Over time the essential nutrients in soil will deplete and leave the plant struggling to find the goodness it needs to grow and stay healthy. There are a number of reasons for this, but it’s mainly due to the plant utilising all the existing nutrient it has available by both respiration and photosynthesis during its primary growth periods in spring, summer and autumn. During mid-winter most plants are quite dormant and aren’t doing much at all, but towards the end of winter and the on-set of warmer days and lighter nights (August), plants will be looking for the essential nutrients required to assist with their new growth in the coming months. There are so many fertilisers available at the nursery and it can be confusing when faced with all the options so here’s a very high level explanation of what’s what!
Organic Bagged Manures – Cow and poultry are great for digging through garden beds as they add organic matter to the existing soil as well as nutrients and also assist with the soil water retention. However, there are significant differences between the manures and what manures should be added to what plants to ensure the best possible outcomes. For example cow manure is very low in phosphorous and can be added to vegetable gardens that contain flowering and fruiting vegetables to promote the flowering. In addition cow manure can also be used in flowering garden beds as well as garden beds containing Australian native plants and other phosphorous sensitive plants. Poultry manure is very high in nutrient and especially high in nitrogen and phosphorous so should never be used on phosphorous sensitive plants. Poultry manure is perfect for use in vegetable gardens containing lettuce, kale and any other leafy vegetables, plus non-flowering plants such as bamboo, tiger grass and even lawns.
Blood and Bone – This product is a slow release fertiliser made from waste product from abattoirs. Blood and Bone provides a very gentle and long term feed to all kinds of plants, however it does not contain potassium so isn’t great for flowering and fruiting plants.
Pelletised Manure – These types of fertilisers are dried and pelletised versions of bagged manures. Some have additional components added such as seaweed and blood and bone and are great all round organic fertilisers for most garden situations. It is important to ensure pelletised manures are watered in regularly to ensure they dissolve into the soil and don’t just sit on the top and rot away.
Mushroom Compost – Mushroom compost is a slow-release, organic plant fertiliser. The compost is made by mushroom growers using organic materials such as hay, straw, corn cobs and hulls, and poultry or horse manure. It can be used as soil amendment for lawns, gardens, and container plants. However, it’s worth noting that mushroom compost has high soluble salt levels which can harm germinating seeds, very young seedlings and can cause damage to salt-sensitive plants, such as azaleas and rhododendrons. The benefits of mushroom compost are the increase in water retention in the soil as well as the high nutrient value.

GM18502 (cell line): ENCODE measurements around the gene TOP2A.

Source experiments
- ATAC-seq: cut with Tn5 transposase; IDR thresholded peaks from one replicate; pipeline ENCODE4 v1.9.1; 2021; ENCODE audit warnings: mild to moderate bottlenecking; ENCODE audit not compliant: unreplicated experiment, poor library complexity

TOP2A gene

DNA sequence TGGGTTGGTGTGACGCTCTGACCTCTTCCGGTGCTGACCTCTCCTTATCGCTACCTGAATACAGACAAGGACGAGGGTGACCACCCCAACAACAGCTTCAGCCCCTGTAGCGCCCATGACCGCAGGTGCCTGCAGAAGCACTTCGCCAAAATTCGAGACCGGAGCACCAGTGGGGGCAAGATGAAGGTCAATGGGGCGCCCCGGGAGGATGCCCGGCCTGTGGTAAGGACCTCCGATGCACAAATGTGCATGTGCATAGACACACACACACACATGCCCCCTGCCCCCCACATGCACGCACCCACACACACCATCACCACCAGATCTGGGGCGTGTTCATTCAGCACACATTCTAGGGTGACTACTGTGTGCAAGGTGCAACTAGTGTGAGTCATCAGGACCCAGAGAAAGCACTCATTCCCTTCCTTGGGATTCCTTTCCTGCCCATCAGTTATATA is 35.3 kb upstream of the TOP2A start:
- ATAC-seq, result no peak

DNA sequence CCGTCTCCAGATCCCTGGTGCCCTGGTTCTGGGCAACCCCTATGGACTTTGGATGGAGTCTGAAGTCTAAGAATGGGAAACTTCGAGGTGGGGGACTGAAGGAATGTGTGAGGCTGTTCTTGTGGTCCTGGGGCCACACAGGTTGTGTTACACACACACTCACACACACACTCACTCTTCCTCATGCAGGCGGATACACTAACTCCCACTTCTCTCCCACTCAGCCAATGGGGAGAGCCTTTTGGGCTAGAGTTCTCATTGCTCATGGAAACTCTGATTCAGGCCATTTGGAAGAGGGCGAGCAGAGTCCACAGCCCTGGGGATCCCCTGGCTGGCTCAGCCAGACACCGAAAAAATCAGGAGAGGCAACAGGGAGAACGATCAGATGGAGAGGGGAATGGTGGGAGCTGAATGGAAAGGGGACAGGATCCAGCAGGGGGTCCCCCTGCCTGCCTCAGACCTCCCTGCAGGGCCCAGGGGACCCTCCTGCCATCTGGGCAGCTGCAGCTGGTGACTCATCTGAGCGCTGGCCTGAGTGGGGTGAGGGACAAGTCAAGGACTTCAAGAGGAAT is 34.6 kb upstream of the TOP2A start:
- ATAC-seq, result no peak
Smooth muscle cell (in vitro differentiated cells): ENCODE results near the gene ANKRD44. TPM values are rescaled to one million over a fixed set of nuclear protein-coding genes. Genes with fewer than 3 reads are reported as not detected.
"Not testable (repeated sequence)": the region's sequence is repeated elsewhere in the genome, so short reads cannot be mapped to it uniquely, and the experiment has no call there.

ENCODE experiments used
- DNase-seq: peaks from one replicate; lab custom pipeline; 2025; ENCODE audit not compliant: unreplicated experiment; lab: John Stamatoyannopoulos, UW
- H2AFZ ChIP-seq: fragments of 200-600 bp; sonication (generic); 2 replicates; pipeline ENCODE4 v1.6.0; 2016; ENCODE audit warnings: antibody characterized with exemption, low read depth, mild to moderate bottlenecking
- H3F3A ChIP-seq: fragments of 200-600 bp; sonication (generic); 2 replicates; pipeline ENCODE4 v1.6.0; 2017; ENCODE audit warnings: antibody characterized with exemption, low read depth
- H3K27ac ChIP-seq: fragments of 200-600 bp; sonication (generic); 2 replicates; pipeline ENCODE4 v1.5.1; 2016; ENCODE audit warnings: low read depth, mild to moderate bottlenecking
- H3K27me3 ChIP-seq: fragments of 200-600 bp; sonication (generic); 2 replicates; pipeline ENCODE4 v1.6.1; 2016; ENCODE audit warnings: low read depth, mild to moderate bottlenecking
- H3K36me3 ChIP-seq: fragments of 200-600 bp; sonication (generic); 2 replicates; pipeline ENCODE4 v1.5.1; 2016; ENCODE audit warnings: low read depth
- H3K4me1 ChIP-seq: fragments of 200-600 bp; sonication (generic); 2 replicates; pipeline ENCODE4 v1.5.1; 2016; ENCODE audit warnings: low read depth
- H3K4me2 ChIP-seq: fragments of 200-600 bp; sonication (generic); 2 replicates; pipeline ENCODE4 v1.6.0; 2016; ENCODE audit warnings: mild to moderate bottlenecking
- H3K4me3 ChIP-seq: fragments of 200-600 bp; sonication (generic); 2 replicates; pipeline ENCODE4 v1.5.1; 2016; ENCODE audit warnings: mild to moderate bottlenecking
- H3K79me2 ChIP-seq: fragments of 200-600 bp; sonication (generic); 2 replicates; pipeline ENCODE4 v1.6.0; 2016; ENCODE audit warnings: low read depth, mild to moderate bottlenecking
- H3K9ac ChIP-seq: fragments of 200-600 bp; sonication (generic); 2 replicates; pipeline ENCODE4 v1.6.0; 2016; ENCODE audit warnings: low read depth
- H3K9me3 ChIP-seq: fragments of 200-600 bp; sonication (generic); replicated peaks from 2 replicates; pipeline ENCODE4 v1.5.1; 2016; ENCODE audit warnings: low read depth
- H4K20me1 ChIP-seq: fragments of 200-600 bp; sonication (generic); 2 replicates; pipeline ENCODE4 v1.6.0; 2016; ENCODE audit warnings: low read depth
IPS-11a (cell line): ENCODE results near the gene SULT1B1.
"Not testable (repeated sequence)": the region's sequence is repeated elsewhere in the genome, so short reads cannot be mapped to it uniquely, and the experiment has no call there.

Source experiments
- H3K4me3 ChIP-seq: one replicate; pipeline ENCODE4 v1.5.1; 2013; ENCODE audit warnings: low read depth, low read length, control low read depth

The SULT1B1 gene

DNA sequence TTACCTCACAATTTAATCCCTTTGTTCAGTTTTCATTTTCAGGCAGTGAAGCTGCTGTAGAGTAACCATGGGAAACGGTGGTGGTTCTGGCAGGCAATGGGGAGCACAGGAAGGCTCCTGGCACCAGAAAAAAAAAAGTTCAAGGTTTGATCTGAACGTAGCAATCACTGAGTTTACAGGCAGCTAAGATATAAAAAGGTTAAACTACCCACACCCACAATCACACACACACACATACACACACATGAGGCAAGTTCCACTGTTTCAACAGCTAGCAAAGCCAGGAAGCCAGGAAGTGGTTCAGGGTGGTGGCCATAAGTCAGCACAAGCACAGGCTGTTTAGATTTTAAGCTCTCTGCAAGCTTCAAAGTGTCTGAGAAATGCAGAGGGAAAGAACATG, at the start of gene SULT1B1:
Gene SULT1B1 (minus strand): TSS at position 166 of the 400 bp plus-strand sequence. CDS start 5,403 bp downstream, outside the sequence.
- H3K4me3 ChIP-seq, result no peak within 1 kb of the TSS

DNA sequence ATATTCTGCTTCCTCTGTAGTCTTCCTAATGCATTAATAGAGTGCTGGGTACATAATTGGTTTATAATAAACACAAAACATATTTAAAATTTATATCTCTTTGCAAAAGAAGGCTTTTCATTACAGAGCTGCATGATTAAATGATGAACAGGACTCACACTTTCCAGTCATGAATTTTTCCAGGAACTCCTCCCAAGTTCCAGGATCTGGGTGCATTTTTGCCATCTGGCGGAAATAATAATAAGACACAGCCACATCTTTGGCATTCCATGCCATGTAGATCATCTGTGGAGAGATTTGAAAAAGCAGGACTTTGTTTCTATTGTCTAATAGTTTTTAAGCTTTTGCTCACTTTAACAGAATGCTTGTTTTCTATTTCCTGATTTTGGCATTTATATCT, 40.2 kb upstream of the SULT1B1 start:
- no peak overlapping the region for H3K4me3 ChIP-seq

Soil Conditioners – Soil conditioners are made up of poultry, cow and sheep manures, as well as other goodies like mushroom compost, seaweed and blood and bone. In addition to these components, the best soil conditioners also contain soil microbes to increase the health of the soil and zeolite which extends the presence of the fertiliser in the soil. Soil conditioners also contain trace elements and minerals to keep the plants overall health in check. Soil conditioners are probably the most expensive type of fertiliser, but you only need to use the one product to achieve great long lasting results.
Synthetic Fertilisers – These fertilisers are man-made which means that they are literally ‘designed’ so nutrients are refined to their purest state and are highly analysed to produce the exact ratio of nutrients desired to deliver bigger blooms, more flowers/fruit and fuller greener foliage etc. This ratio is also applied to target different plant types and this is when we see specific fertiliser designed for Azalea and Camellia, Native, Fruit and Citrus, Vegetable, Roses etc. Another part of the refining process is to strip any fillers or substances that may delay the availability of nutrient to the plants which means the nutrient becomes available as soon as it’s applied to the plants and this is where we see the fast results. Synthetic fertilisers that also replace beneficial soil microbes are readily available and are highly recommended as one of the downsides to the continued use of synthetic fertilisers is that they can disrupt beneficial microbial ecosystems.
In our opinion, using a mixture of all types of available fertilisers in small amounts on a regular basis is the best way to ensure your soil is the very best it can be. For the best advice, come in and see us at the Sanctuary Point Garden Centre today, we’ve got the lot in stock.